Member Questions

Ask a question

How do you make it through life when every time you turn around you are hitting a roadblock? For example, our AC/Heater is broken, we are going to owe the IRS, and we just can't seem to get ahead.”

8 replies so far...

  • It would sure be nice to say I don't understand your frustrations and emotions, but unfortunately I've been there. More than once. Things start going good and then wham! you're back in the "how will I pay for this?" blues.

    It's a cycle and it continues throughout your life. It's a rare family that doesn't hit these times, no matter whether they're childless, parents of gradeschoolers or teens, empty-nesters, retirees... The good part about cycles is when things are down, you know the next swing will be up. Waiting for it can be a bear, but it's always the next move.

    Flag as inappropriate Posted by JulieS on 17th March 2010

  • By the way, did you look into payment plans with the IRS? If you won't have the cash by 4/15, they will work with you.

    Flag as inappropriate Posted by SKL on 3rd March 2010

  • I've been there and in worse places too. For me, the answer was simple: You do it because you have to. No magic. You really have no choice but to keep moving forward and to deal with the obstacles as they come. Knowing that I have to made it easier to do.

    Flag as inappropriate Posted by Phe on 2nd March 2010

  • 1) Ask yourself, what's the worst that could happen? Chances are, you'd survive it, whatever it is.

    2) Do your best to change your lifestyle to consume as little as you possibly can. Mother Teresa was my inspiration. A lot of things we think we need really are extras. And a simpler life can be more enjoyable if your mindset allows it.

    3) Keep track of absolutely every penny you spend. After 1 month of watching the spending, put together a budget that cuts out everything you don't absolutely need. Extend the budget out until you can see "light at the end of the tunnel" and then some. (I used to extend mine out until I had enough money to live without a job.) As often as possible (but no less than monthly), check how closely you are adhering to your budget, figure out ways to do better, and see if there are any budgeted amounts that you can cut even more. Chances are, with a comprehensive focus on penny-pinching, you'll find new ways to save every month.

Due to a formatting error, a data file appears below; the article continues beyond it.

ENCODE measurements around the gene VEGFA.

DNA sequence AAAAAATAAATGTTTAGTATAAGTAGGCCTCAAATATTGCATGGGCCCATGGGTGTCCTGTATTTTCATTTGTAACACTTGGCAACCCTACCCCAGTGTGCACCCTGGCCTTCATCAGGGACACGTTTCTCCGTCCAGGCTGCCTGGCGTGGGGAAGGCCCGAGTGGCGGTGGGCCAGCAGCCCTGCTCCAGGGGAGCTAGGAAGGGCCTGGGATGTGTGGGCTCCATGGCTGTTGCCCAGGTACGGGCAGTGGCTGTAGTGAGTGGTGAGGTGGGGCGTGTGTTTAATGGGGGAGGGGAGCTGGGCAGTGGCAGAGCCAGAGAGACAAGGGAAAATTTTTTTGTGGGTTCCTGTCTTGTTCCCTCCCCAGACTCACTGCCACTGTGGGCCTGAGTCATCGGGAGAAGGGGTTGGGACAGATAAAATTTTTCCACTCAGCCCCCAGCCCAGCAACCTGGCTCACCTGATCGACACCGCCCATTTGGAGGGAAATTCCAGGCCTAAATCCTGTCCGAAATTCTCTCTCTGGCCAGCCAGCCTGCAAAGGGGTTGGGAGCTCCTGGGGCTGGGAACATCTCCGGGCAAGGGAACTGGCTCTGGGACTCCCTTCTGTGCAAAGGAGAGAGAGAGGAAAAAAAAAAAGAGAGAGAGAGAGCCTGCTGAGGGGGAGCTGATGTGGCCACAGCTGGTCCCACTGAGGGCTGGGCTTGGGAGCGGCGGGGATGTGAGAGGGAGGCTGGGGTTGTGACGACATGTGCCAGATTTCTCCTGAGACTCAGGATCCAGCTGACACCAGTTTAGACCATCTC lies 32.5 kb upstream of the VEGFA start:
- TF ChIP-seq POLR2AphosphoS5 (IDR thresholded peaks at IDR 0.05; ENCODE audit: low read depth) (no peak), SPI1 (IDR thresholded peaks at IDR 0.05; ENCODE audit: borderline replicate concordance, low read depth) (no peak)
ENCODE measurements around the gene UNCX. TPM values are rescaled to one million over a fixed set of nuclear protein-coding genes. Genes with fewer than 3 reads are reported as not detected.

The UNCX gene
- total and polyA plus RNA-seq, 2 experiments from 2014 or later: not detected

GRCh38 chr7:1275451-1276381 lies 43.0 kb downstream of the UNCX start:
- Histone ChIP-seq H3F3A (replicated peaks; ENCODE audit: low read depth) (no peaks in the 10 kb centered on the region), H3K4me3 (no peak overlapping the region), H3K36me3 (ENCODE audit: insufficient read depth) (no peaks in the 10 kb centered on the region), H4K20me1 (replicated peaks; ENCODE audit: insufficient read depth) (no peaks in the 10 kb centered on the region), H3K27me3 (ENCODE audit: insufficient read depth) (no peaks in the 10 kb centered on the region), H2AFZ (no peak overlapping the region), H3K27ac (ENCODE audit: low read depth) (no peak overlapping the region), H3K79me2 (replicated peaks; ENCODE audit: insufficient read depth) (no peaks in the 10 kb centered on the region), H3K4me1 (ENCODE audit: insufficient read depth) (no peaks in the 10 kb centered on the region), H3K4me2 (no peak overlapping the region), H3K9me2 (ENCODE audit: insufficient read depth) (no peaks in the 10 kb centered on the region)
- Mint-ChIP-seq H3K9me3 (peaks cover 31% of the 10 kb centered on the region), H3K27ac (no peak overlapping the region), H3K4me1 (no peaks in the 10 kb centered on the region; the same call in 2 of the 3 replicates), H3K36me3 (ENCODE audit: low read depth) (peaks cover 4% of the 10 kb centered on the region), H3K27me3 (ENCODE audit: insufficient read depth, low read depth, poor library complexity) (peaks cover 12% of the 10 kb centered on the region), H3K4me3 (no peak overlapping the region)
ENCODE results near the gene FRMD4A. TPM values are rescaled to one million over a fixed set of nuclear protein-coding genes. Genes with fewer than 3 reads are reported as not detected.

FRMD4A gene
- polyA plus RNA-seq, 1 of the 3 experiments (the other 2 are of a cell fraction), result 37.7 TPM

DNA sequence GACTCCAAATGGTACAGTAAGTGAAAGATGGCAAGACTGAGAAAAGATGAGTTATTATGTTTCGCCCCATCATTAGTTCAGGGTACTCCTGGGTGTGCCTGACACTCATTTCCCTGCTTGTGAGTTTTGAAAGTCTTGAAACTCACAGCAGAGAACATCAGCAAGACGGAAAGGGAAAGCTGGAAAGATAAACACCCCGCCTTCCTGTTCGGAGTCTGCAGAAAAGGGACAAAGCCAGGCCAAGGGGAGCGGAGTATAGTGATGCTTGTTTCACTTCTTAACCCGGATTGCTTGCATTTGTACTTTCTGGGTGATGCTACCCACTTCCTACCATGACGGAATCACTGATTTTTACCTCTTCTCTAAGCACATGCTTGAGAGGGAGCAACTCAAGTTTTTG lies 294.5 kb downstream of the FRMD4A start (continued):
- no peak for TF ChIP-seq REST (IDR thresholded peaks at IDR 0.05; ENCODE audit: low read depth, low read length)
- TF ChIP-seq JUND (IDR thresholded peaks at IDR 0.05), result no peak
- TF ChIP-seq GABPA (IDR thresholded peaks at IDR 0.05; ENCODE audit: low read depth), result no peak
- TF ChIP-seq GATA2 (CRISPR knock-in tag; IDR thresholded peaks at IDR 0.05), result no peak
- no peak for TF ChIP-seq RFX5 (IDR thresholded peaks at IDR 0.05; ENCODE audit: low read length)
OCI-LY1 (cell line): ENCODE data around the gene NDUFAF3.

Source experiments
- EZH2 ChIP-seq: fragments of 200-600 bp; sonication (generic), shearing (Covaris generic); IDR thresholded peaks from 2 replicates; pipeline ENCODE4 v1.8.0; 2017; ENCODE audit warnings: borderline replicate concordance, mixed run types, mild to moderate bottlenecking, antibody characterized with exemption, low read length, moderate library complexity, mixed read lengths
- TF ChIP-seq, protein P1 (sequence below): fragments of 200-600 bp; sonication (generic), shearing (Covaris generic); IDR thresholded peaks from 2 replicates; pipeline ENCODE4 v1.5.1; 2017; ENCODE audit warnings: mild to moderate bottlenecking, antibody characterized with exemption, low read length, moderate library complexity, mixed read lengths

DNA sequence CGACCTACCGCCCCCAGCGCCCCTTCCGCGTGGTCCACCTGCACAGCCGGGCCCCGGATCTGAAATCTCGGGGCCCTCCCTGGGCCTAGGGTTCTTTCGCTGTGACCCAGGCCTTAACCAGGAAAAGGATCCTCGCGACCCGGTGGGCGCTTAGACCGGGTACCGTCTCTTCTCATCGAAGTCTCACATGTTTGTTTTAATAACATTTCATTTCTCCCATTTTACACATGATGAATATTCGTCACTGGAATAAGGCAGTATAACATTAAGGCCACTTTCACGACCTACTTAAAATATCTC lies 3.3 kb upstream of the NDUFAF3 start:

4) Be very careful to avoid fines and fees. Never drive fast enough to get a speeding ticket (actually you'll save a lot of gas if you stick to 55-60MPH on the freeway). Never pay a bill late. Never risk an overdraft. Those unexpected but avoidable penalties can really throw a wrench in your budgeting goals. If you do screw up and end up paying a fee, cut your lunches until you make up the difference. Don't dwell on past troubles, but learn from them.

    5) Revisit your W-4 to make sure you are not having more tax withheld than necessary. Why should the government hold your money at zero interest, when you have a better use for it?

    6) Don't buy anything to put in your mouth that doesn't enhance your health. Pack your (healthy) lunches if you don't already do so.

    7) Take good care of your teeth, sleep enough, and exercise regularly. You don't need a gym membership to get moving. Diligent housework is one of the best types of exercise. Playing physically with your kids (or someone else's kids) is another great choice.

    8) Aside from your budgeting sessions, take one day at a time, as suggested above.

    9) Don't watch TV. It's depressing.

    10) Perhaps most important, GIVE. The more you give, the more room you have to receive bounty. Trust me, this works. When you can't give much money, donate services and/or tangible goods. But don't wait until you have a bunch of savings to start giving money.

    Flag as inappropriate Posted by SKL on 2nd March 2010

  • I've been there and I've learned to not take anything for granted. We make it through life by realizing that our life is bigger than the problem at hand. All we can do, is do the best we can to anticipate and prevent. Sometimes, no matter how disciplined we are. . . life happens.

    I allow myself to feel the feelings that come up, take a deep breath and ask "What can I do now?". Then I deal with what comes up, solve the problem to the best of my ability and move on. In the process, I look around and see all I can be grateful for and try to keep remembering that.